Saturday 20 Jul 2024
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This article first appeared in City & Country, The Edge Malaysia Weekly on July 25, 2022 - July 31, 2022

Additional questions from those who attended The Edge Malaysia RealTalk 2022 were sent via email after the event. Here are the responses from the speakers.

 

Anthony Lee

1. I was recently informed by the joint management office that the unit on the 15th floor has a water leak and it is due to water dripping from the common toilet. May I know who is responsible for repairing this sewerage pipe/water leak?

In strata properties, water leaks or seepages that emanate from a higher floor that affect the floor below may be termed as an inter-floor leakage. The source of water leakage is usually the bathrooms, toilets, sewerage, water pipes or roofing, resulting in water stains, paint damage, mould or bio-hazardous wastewater.

Unfortunately, inter-floor leakage has become a serious and recurring systemic problem in high-rise strata properties in Malaysia. In response, the Ministry of Housing and Local Government (KPKT) introduced regulations under the Strata Management Act 2013 (SMA) to tackle the growing concerns of affected strata owners.

As the source of the reported leak has been established by the building manager, that it is from a common area bathroom above Level 15, the joint management body (JMB) will be responsible for undertaking the repairs at its own cost and expenses, including making any repairs to the associated damage to Level 15.

You may download this link for more information and tips concerning inter-floor leakage and effective methods for long-lasting repairs. Link: https://www.youtube.com/watch?v=BSKRNz7Krf4

2. I was also informed by the joint management office that a window on the external wall of my master bedroom has a crack and water is seeping into the unit below. May I know how this crack can be repaired and who is responsible for the repair?

The external wall located outside your master bedroom window likely belongs to the common area of the property. The maintenance and repairs of common areas are the responsibility of the JMB.

To be effective, leaks emanating from external wall cracks should be repaired from the outside surface. There are many methods available depending on the root cause or severity of the cracks and leaks.

Depending on the age of the property, there may be a valid and enforceable External Wall Painting Warranty available, usually for a minimum of five years or more. Check with your property manager.

You may download this link for more information and tips on external wall repairs and repainting. Link: https://www.youtube.com/watch?v=yixmkPgXi7E&t=2s

3. My condo is still under the developer’s management period and the JMB has yet to be formed. The security guards have not been doing their job and always let outsiders come into my condo to use the facilities. Complaints have been made to the management office and the developer but no action has been taken. What else can the owners do?

You can always refer to the commissioner of buildings to seek an intervention or ask for a direction to expedite the formation of the JMB by calling for the first annual general meeting within a year from the delivery of vacant possession. Having a JMB in place allows effective participation of the unit owners in the management of the common property as well as the services in any strata development.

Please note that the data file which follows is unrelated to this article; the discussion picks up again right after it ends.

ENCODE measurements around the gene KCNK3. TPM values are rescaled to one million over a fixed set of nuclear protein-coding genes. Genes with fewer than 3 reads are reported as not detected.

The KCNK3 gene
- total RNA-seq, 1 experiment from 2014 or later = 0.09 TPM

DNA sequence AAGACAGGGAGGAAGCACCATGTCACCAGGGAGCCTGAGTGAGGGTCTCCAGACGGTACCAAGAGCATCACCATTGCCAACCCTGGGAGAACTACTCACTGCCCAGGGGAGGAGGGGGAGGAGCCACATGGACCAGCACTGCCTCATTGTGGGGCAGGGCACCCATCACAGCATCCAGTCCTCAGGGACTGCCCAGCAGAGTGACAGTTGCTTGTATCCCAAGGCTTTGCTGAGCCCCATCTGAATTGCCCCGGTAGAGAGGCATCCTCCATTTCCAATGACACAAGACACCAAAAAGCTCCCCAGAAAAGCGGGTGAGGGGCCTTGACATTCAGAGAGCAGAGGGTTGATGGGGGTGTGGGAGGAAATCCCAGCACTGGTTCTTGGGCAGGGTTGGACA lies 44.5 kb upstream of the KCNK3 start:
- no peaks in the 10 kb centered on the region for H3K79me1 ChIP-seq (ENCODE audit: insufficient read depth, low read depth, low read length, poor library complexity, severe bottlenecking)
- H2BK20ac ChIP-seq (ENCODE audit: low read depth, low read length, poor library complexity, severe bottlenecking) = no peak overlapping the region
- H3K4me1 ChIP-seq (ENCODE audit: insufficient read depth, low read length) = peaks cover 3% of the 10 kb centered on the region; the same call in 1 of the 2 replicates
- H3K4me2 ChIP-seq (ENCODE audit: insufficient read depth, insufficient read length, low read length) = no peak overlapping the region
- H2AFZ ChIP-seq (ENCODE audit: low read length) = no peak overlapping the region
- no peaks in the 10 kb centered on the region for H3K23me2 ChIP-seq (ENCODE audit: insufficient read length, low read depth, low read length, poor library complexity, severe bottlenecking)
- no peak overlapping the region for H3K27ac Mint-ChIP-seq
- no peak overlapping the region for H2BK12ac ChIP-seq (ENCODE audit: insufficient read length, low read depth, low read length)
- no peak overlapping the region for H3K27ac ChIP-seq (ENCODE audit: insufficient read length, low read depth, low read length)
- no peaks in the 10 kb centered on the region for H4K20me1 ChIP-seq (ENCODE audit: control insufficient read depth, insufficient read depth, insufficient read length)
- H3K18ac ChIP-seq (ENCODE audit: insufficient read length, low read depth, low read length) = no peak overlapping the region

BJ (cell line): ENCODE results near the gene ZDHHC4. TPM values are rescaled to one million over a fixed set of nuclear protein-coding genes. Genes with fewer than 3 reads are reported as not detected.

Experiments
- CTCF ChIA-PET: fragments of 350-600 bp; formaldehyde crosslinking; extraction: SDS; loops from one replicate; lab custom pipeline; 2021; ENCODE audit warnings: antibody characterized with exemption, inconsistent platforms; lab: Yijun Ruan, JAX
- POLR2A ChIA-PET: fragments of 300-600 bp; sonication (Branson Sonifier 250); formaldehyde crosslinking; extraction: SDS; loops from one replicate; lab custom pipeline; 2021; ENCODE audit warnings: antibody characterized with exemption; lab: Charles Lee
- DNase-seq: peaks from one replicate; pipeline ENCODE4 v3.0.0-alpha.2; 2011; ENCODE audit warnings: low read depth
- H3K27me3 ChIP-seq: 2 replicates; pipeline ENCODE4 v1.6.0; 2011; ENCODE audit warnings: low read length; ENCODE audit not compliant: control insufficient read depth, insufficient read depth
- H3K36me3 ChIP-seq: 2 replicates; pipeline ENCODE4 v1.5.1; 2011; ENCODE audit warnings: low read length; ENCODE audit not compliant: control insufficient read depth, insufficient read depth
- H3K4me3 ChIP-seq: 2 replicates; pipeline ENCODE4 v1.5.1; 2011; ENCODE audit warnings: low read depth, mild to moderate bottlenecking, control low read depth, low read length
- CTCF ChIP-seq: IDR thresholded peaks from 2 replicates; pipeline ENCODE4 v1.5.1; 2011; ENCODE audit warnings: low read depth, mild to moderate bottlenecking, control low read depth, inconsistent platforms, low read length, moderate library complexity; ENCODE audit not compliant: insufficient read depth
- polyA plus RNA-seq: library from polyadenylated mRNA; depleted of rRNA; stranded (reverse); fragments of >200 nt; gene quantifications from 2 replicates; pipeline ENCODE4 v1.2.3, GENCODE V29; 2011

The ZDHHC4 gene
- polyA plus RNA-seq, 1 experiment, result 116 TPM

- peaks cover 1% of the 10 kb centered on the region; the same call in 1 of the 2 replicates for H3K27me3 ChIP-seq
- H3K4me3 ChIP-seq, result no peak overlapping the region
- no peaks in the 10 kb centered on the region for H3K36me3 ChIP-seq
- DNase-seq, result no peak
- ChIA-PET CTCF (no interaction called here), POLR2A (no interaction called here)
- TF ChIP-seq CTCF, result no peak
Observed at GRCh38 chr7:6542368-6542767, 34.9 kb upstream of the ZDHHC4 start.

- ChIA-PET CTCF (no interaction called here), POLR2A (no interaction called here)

4. When choosing a management company, what are the main criteria residents should look into?

The “know-how-who-when-where-what” for the management of strata properties (especially mixed strata) requires the experience and professionalism of a reputable and reliable property manager (PM) to be engaged as early as possible. Building owners, property developers (during the developer’s management period), the JMB, management corporation (MC) or real 

estate investment trust (REIT) should not choose the cheapest PM or from a beauty parade. It should be made after careful consideration, based on the following criteria:

1.     Registered with the Board of Valuers, Appraisers, Estate Agents & Property Managers (BOVAEP).

2.     Able to provide skills of both property management (soft people skills) and facilities management (technically competent).

3.     Resourcefulness and preparedness, with the ability to respond quickly and, in some critical issues, immediately and decisively.

4.     Systematic support from headquarters to the site team, especially in the areas of planned preventive maintenance.

5.     High level of professionalism and integrity, especially when it comes to money, compliance and safety.

6.     A transparent systematic audit protocol for finance, expenditure and operation matters.

7.     Sound up-to-date knowledge of strata issues, prevailing laws and regulations under the Strata Management Act and Strata Title Act.

8.     Track record of managing past winners of The Edge Malaysia Best Managed and Sustainable Property Awards 2017 to 2022.

 

A participant asking a question during the Q&A session

Foo Gee Jen

1. Is buying an auction property really that great? If yes, what do I need to look out for before buying?

There are opportunities in every market, be it the secondary market or auction. For auction properties, apart from the usual market research, one must be wary of the following:

•    Physical condition of the building, as no internal inspections are allowed

•    Outstanding service charges and utility bills

•    Occupation status, as vacant possession is not guaranteed

•    Any illegal structure, especially external extensions

•    Whether the CCC (certificate of completion and compliance) has been issued

2. You said interest rates are still low, but Bank Negara Malaysia will raise the overnight policy rate again soon. Is it still a good time to buy property?